Working in a lumberyard can be dangerous. Consider that employees might drive forklifts, operate saws or pneumatic nail guns, carry heavy loads of materials, and use flammable liquids—all in the same day. To protect your employees, your customers, and your company, safety and risk management should be a top priority at all times. With that thought in mind, PROSALES talked to safety experts, judges in this year's National Lumber and Building Material Dealers Association's (NLBMDA) National Industry Leader in Safety Awards, and an attorney who specializes in OSHA citations to determine 10 trouble spots at lumberyards and how you can help ensure that your safety program is addressing employees' needs. Here is what they told us.
Housekeeping A top item on experts' lists, sloppy housekeeping creates the proverbial accident waiting to happen. Deb Potter, who co-owns industrial safety consultancy Potter and Associates in Tulsa, Okla., with her husband Carl, suggests a weekly effort to clean up around the building and eliminate hazards (one of her client companies calls it “Tidy Friday”).
Rotate members of your safety committee to get fresh sets of eyes that will see the hazards that can become invisible over time, adds Frank Perry, vice president of human resources for Redmond, Wash.–based Lanoga Corp.
Also, make one staff member in each department responsible for housekeeping, and rotate the position each month. “When you get people involved in keeping things clean, you get peer pressure working for you,” notes Ron Koons, president of RoSaKo Safety in Middletown, Ind.
Forklifts Forklifts are the most dangerous piece of equipment in a lumberyard. Every year, around 100 people in the country die in forklift accidents, according to Thomas Fife, a Unionville, Ind.–based safety consultant. Four steps can make all the difference in preventing forklift injuries, he says: driver training and certification, a company policy requiring forklift drivers to wear seat belts, regular maintenance of the equipment, and a safety inspection at the beginning of each shift. Of those, he says driver training and certification is most important. OSHA requires that a person be evaluated every three years for every class of forklift he or she will drive at your company. Fife highly recommends NLBMDA's “The Forklift and You” certification program.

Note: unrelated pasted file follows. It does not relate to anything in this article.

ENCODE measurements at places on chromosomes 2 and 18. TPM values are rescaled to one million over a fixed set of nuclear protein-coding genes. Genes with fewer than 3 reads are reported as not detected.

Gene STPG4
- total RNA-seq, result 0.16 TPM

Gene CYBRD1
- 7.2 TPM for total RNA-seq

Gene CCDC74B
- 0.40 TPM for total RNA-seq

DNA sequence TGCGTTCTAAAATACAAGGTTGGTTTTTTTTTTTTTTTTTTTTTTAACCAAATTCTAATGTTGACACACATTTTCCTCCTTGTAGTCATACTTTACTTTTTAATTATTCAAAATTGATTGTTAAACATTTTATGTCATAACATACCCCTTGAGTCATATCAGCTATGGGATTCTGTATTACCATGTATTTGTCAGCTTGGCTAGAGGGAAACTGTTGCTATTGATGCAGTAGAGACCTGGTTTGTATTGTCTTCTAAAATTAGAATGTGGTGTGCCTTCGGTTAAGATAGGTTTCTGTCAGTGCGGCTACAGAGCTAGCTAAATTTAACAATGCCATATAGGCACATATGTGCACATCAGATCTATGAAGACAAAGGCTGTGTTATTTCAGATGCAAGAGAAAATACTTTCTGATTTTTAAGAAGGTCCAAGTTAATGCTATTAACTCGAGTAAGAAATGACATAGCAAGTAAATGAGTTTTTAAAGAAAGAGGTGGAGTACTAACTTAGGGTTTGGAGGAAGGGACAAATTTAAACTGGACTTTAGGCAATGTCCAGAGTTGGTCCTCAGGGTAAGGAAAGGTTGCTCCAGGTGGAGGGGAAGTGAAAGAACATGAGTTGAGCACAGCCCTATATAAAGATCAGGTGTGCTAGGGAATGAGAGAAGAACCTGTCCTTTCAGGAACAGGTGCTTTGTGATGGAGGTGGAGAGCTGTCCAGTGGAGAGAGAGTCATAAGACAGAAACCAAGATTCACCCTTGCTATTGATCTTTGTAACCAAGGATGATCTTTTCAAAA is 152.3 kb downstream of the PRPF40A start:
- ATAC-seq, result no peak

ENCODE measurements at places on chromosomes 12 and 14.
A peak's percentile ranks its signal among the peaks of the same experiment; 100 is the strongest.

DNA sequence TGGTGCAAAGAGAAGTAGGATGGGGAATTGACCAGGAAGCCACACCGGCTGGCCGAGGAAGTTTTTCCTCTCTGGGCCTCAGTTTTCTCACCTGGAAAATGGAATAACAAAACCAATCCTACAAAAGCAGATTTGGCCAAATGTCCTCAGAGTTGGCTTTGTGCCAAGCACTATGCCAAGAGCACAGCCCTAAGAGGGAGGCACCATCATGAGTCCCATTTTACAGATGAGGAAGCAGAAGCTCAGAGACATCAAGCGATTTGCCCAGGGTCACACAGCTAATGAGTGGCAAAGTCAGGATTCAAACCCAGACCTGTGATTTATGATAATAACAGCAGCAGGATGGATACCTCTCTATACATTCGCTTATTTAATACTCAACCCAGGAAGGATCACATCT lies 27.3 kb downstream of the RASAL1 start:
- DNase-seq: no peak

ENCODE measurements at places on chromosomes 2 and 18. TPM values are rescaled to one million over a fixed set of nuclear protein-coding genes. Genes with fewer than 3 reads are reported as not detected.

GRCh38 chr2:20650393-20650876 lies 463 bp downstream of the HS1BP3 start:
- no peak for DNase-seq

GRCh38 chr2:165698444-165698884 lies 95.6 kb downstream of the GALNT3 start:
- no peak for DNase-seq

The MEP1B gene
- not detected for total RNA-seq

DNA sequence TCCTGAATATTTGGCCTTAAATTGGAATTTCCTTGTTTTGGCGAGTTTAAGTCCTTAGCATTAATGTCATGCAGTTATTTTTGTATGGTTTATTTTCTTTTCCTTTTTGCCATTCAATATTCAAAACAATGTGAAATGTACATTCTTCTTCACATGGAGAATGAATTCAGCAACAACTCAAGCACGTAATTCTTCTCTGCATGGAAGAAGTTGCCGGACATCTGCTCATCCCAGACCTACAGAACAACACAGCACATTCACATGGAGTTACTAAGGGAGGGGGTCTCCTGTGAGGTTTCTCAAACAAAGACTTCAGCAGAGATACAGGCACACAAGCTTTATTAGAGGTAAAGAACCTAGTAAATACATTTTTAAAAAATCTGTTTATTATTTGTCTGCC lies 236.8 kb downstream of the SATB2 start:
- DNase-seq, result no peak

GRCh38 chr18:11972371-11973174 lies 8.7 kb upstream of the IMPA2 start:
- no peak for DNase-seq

Lock Out/Tag Out The failure to have a lock out/tag out program for equipment powered by electricity is one of the top OSHA violations for the LBM industry, Fife says. Having a program is a must. All machinery should be locked with a padlock and all pneumatic air tools should be drained at the end of a shift. If a piece of equipment is not working properly, it should be locked out so that no one can accidentally turn it on and use it when it isn't safe to do so. It also should be tagged with the name of the person who locked it out, the problem with the equipment, and the name of the person with the key.
Only authorized individuals should perform lock out/tag out steps. Also, keep a log detailing when equipment is locked out for repair and when it is returned to service. This can help identify equipment with persistent problems.
Equipment Maintenance Missing or damaged guards and dull blades on saws are common equipment maintenance trouble spots. Paying attention to these kinds of maintenance items helped Lanoga improve its recordable incidence and lost days rates by more than 40 percent each since September 2003.
Regular equipment maintenance is a must, along with daily and shift inspections to make sure that all guards are in place and blades are properly sharpened. Lanoga investigates near misses as aggressively as it does incidents, a practice safety pros strongly recommend and one that can often reveal equipment maintenance needs.
Fire Drills and Fire Safety Equipment Most companies don't have fire drills, and most employees have never heard the company's fire alarm or know how to use a fire extinguisher, Fife says. He recommends semiannual fire drills. For each department, assign “emergency action leaders” who count heads during a fire drill or emergency to make sure everyone gets out of the building. If you have disabled employees, assign an action leader to each person to assist him or her.